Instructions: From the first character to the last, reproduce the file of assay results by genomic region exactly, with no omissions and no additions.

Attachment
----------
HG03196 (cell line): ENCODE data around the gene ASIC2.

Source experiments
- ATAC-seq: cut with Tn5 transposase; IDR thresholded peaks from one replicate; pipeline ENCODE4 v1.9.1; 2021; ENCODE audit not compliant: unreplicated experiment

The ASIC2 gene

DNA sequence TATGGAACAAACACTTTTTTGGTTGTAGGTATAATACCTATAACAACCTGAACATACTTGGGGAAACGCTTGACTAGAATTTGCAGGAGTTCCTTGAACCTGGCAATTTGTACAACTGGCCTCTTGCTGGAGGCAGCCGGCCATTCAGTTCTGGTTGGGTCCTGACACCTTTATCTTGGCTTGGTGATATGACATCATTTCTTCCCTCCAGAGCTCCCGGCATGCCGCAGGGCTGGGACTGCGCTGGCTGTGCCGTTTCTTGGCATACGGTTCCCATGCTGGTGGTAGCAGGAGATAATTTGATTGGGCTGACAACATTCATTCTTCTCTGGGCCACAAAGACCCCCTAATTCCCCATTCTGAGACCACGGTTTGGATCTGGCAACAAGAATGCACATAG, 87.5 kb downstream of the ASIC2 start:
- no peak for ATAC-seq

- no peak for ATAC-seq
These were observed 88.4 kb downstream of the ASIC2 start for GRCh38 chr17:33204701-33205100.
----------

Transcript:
HG03196 (cell line): ENCODE data around the gene ASIC2.

Source experiments
- ATAC-seq: cut with Tn5 transposase; IDR thresholded peaks from one replicate; pipeline ENCODE4 v1.9.1; 2021; ENCODE audit not compliant: unreplicated experiment

The ASIC2 gene

DNA sequence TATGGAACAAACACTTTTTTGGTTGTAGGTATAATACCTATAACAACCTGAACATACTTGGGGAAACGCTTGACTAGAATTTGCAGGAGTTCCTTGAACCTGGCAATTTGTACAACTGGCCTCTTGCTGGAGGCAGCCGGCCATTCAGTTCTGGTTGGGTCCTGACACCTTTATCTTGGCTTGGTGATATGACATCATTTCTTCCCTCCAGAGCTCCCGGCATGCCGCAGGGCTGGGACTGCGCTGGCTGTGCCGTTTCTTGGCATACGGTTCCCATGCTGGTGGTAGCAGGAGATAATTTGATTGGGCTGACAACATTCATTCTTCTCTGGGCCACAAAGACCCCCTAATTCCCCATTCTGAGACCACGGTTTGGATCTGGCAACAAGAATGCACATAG, 87.5 kb downstream of the ASIC2 start:
- no peak for ATAC-seq

- no peak for ATAC-seq
These were observed 88.4 kb downstream of the ASIC2 start for GRCh38 chr17:33204701-33205100.